Cisco works on a system to stop unauthorized streaming

The company specializing in telecommunications equipment says it is developing a system that allows them to automatically disable unauthorized live video transmissions. This is a growing problem facing content providers, especially those with subscription and pay per view models.

Cisco works on a system to stop unauthorized streamingTo be clear, this is not a system to block streaming torrents such as those made through applications such as Popcorn Time, Peerflix, Isoplex or directly from many websites. But to stop services that capture and relay feeds from official sources without permission, as happens constantly with broadcasts of sporting events, to name one of the most popular examples.

There are already anti-piracy companies that are dedicated to tracking the thousands of sites that redistribute the content. The problem is that often the traditional mechanisms of sending a legal order and a host closing a web, sometimes do not work as fast as they want or just do not work. This is where the Cisco system comes in.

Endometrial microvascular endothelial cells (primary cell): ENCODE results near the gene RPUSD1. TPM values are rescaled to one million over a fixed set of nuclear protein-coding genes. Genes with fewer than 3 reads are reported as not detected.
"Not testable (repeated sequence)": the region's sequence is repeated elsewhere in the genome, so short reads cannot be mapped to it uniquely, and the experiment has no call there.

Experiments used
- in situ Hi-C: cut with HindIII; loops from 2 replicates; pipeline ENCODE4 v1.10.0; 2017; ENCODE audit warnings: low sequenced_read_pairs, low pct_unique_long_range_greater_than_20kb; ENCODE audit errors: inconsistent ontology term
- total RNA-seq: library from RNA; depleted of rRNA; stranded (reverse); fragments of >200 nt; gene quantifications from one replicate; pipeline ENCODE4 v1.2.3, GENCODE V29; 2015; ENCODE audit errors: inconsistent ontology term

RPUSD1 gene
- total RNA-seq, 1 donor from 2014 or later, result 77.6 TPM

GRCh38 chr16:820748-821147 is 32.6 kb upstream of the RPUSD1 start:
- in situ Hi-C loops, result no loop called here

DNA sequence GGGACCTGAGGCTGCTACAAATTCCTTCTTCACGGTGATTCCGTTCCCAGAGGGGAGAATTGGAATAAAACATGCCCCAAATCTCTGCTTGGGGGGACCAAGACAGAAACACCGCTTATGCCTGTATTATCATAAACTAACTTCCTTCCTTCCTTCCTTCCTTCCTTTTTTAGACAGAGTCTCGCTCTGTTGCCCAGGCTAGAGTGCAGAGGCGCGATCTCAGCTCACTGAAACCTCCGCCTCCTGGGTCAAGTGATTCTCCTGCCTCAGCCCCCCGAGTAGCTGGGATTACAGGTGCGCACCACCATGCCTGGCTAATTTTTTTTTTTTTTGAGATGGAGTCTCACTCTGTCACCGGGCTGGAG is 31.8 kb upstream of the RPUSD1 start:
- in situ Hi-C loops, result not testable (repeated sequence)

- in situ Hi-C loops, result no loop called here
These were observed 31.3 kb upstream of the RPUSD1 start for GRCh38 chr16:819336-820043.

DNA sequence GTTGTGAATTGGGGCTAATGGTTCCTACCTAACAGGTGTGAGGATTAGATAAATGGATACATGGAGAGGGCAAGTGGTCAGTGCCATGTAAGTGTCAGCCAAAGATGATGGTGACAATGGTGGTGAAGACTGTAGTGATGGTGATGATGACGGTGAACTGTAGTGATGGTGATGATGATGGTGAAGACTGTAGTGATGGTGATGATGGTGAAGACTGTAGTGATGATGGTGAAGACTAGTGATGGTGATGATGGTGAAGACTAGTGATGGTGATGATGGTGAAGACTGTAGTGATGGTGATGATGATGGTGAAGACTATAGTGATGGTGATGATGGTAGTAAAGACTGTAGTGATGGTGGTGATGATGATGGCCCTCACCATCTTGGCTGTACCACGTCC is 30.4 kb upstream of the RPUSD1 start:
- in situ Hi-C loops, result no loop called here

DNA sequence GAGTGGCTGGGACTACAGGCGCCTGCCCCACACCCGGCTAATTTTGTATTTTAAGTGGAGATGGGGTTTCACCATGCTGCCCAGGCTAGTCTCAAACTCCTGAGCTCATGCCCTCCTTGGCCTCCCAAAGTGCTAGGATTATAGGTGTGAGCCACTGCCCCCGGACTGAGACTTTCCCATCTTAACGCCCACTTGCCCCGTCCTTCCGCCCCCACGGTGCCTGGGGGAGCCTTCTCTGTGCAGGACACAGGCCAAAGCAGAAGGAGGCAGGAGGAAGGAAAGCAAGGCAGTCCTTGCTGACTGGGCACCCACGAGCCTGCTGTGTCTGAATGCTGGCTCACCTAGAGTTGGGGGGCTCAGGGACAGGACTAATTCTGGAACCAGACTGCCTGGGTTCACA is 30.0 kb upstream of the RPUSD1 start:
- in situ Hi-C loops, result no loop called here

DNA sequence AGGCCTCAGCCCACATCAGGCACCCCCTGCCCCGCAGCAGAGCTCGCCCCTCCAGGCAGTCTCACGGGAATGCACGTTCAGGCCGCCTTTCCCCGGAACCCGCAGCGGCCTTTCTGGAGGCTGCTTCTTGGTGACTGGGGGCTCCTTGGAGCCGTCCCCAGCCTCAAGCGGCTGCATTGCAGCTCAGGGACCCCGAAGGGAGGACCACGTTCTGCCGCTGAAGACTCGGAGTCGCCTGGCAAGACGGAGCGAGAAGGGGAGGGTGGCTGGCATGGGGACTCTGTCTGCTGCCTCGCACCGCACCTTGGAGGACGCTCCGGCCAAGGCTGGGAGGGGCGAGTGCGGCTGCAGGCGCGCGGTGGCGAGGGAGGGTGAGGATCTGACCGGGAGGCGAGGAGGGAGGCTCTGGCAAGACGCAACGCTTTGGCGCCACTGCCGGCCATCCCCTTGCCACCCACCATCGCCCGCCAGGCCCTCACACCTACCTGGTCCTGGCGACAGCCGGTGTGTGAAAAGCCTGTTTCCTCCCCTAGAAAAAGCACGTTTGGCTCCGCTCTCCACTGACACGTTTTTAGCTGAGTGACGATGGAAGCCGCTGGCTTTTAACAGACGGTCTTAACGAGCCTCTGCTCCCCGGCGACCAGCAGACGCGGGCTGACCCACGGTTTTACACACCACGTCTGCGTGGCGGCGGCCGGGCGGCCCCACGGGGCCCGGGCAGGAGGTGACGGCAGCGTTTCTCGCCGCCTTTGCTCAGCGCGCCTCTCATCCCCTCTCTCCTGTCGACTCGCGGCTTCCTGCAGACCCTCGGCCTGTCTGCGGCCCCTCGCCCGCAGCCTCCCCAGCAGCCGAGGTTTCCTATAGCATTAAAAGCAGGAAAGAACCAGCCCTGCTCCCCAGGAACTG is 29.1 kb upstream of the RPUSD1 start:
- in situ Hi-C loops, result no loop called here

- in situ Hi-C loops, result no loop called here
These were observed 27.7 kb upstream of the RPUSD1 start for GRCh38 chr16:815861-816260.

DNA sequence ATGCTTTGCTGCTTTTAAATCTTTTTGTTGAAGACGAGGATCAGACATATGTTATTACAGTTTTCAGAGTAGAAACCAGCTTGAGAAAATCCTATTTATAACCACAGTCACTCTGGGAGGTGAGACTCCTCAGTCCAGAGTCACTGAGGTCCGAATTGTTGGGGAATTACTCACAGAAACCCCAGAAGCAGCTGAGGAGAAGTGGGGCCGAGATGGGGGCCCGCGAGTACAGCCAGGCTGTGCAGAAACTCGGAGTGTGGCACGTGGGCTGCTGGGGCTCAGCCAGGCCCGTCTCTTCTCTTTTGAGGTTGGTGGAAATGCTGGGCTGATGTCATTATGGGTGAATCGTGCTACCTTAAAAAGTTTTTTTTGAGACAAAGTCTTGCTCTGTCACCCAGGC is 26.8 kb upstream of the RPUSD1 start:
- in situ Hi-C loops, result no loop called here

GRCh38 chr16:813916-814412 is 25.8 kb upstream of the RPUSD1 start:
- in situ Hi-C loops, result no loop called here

“Prevention of Piracy in Streaming”

Cisco works on a platform called “Streaming Piracy Prevention (SPP),” a system that would stop transmissions automatically in real time, which also works without having to send notifications to the hosting companies hosting the content.

Cisco has partnered with Friend MTS, a company specializing in content protection that allows vendors to identify which of their current platforms is being leaked. FMTS embeds watermarks in the feeds of each distributor, so that they can be identified by their own specialized software.

Thanks to the combination of the Cisco SPP platform and FMTS software, video streams can be traced back to the original source and stopped instantly.

The two companies believe that this is a significant problem. Only in September they say they discovered about 12000 HD channels that broadcast content from pay-TV providers. Once a web uploads one of these streamings, it is easy for others to replicate it. This is how they appear hundreds of transmissions of the event on the day of the Oscars. And that’s how Cisco plans to end them.

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